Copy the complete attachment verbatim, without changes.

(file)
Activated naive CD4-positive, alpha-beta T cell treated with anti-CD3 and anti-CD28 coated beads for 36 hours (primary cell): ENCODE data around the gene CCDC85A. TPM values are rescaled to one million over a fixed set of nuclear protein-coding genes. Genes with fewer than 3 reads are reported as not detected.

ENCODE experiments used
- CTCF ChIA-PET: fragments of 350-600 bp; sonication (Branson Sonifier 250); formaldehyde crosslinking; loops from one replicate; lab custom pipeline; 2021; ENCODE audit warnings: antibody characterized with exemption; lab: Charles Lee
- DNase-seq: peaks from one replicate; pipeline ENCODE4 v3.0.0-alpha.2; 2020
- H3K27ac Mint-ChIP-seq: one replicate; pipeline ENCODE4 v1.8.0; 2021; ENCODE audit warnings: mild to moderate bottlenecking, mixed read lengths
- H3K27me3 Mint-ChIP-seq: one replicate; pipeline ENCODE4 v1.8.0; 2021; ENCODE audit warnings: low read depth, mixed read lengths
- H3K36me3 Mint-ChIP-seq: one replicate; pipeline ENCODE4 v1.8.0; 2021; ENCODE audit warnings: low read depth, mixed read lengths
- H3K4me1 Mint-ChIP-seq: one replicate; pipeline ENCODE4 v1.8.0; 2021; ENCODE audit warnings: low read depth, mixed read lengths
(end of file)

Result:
Activated naive CD4-positive, alpha-beta T cell treated with anti-CD3 and anti-CD28 coated beads for 36 hours (primary cell): ENCODE data around the gene CCDC85A. TPM values are rescaled to one million over a fixed set of nuclear protein-coding genes. Genes with fewer than 3 reads are reported as not detected.

ENCODE experiments used
- CTCF ChIA-PET: fragments of 350-600 bp; sonication (Branson Sonifier 250); formaldehyde crosslinking; loops from one replicate; lab custom pipeline; 2021; ENCODE audit warnings: antibody characterized with exemption; lab: Charles Lee
- DNase-seq: peaks from one replicate; pipeline ENCODE4 v3.0.0-alpha.2; 2020
- H3K27ac Mint-ChIP-seq: one replicate; pipeline ENCODE4 v1.8.0; 2021; ENCODE audit warnings: mild to moderate bottlenecking, mixed read lengths
- H3K27me3 Mint-ChIP-seq: one replicate; pipeline ENCODE4 v1.8.0; 2021; ENCODE audit warnings: low read depth, mixed read lengths
- H3K36me3 Mint-ChIP-seq: one replicate; pipeline ENCODE4 v1.8.0; 2021; ENCODE audit warnings: low read depth, mixed read lengths
- H3K4me1 Mint-ChIP-seq: one replicate; pipeline ENCODE4 v1.8.0; 2021; ENCODE audit warnings: low read depth, mixed read lengths